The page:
In 2011, I convinced my mom to finally plant an apple tree.
The tree she selected was a Honeycrisp tree from Bylands.
Combination Apple Tree:
To be accurate, it wasn't entirely a Honeycrisp tree. It was a Combination Apple (5 in 1), containing multiple grafts from other types of apple trees. Multiple grafts, because apple trees require cross pollination. That is, they need pollen from a different type of apple tree, to make the pollination process work.
As explained here, two trees of the same variety will not pollinate each other. From mom's house, there are no apple trees in the neighborhood, so the combination apple tree was a great solution and innovation.
Interestingly, if you were to take the seed from your favorite apple, and plant it, when it finally would produce fruit, the resulting apples would actually be a cross between your favorite apple, and the other apple variety that pollinated it.
Honeycrisp apple trees were developed at the University Of Minnesota as a hybrid of some other apple cultivars. They were developed using cross pollination, so they are NOT genetically modified. Great!
HoneyCrisp Grow In Really Cold Climates:
One really "cool" thing about Honeycrisp, is that they will grow in really cold climates. My mom lives in Winnipeg, Canada, nicknamed, "Winterpeg". Cold days in the winter can reach -30 degrees celcius, or about -22 degrees Fahrenheit, or even colder. (If you're ever stuck doing mental conversions, just remember that -40 celcius equals -40 Fahrenheit). Winnipeg is a Zone 3 growing zone, where the coldest temperature is listed as -34 to -40 celcius.
If a winter is too harsh, some plants simply won't grow in that climate. Honeycrisp can handle it.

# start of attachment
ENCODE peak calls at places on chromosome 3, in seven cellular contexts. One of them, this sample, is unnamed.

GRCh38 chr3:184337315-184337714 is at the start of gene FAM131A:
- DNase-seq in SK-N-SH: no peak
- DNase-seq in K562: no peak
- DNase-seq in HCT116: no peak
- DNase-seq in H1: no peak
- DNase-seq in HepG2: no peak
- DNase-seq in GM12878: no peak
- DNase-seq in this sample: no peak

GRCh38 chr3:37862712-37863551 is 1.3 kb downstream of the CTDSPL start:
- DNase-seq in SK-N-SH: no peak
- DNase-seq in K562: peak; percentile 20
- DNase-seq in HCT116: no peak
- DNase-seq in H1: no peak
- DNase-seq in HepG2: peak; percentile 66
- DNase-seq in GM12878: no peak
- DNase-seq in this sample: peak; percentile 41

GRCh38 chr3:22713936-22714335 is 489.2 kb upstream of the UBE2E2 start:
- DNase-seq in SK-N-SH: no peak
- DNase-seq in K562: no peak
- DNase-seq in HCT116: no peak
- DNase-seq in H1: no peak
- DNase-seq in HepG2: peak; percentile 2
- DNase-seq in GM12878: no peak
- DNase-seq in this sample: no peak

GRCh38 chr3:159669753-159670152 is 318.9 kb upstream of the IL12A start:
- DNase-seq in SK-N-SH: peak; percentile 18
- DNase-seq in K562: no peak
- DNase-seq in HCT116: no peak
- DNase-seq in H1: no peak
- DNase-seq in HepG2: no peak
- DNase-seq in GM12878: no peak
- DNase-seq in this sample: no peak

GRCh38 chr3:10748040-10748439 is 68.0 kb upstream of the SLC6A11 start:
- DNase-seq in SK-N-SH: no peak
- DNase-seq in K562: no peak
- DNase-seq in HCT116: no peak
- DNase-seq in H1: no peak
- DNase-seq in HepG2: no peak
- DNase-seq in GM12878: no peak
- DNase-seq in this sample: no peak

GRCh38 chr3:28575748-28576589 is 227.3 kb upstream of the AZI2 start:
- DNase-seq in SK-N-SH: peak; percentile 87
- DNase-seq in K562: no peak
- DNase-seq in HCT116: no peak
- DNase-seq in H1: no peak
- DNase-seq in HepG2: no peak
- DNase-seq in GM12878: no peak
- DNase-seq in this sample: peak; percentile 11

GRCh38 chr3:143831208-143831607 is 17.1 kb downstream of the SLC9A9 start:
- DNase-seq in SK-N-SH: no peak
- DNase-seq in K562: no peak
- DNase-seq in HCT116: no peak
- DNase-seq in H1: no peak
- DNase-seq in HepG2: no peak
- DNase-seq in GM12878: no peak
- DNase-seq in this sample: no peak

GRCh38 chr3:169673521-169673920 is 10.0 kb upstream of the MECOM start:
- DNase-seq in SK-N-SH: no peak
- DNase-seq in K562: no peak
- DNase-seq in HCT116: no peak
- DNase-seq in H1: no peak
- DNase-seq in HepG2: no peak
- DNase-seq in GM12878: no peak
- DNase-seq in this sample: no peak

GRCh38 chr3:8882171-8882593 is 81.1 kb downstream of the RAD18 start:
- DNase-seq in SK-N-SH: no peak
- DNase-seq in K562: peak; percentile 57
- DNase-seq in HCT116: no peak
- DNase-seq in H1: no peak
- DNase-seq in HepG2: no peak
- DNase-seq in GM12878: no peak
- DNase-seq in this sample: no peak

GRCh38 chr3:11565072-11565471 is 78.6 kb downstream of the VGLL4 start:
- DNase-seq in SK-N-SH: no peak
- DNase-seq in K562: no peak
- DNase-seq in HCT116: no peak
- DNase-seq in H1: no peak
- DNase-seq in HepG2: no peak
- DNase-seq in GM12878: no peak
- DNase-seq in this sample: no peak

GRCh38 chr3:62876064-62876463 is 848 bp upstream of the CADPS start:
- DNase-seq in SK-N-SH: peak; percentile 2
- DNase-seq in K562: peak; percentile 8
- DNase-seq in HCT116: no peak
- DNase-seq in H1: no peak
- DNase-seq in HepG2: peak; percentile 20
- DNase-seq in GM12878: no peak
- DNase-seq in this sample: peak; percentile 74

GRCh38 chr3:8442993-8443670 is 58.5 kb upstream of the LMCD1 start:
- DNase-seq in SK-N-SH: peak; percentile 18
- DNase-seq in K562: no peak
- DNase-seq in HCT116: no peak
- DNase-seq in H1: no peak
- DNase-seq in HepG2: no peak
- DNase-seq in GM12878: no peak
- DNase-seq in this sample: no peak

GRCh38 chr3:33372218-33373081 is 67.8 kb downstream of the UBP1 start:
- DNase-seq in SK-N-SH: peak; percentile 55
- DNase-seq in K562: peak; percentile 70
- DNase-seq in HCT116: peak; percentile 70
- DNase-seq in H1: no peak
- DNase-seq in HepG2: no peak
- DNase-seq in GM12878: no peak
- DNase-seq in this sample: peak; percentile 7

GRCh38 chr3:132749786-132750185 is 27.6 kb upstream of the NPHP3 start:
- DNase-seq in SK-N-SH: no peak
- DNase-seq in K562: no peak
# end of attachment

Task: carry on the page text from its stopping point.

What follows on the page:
However, even if the tree grows in the climate ok, if the weather suddenly freezes after the spring flowers have bloomed, the freezing can kill the flowers, and therefore the fruit for the season. Wrap the tree in a blanket before it freezes.
Honeycrisp apples can grow really big.
As you can see in this picture, the diameter of some of the largest is 3 to 3 1/2 inches! Perhaps NYC should adopt the HoneyCrisp as its official apple.
The Honeycrisp taste great. I'd compare them to the taste and texture of Red Delicious apples.
The tree was bought and transplanted in 2011, and now, 5 years later, the tallest branches are about 9 feet from the ground. Although, the tallest branches, reaching straight up, did not have any fruit on them. Most all the fruit was within 7 feet from the ground. It was a great harvest, producing 4 buckets the first time the apples were picked. However, there were still some apples ripening in the shade of the leaves, and a week later, another bucket was harvested.
To be fair, the first few years did not always give good harvests. I'm told that sometimes, the tree just concentrates on growing, not making fruit. One year, there was no fruit at all, attributed to either a really cold winter and spring, and/or a really cold snap after the tree flowered.
Fruit Keeps For a Long Time:
The Honeycrisp apples last a long time after they are picked off the tree. You can even wrap up each apple in newspaper, and store them in the basement for over a month at basement temperature, and they will still be good. Although, they will have started to soften a little bit by then.
This is good, because we really like to eat them!
In retrospect, my mom is really happy to have the apple tree now, and wishes that she had planted it a long time ago.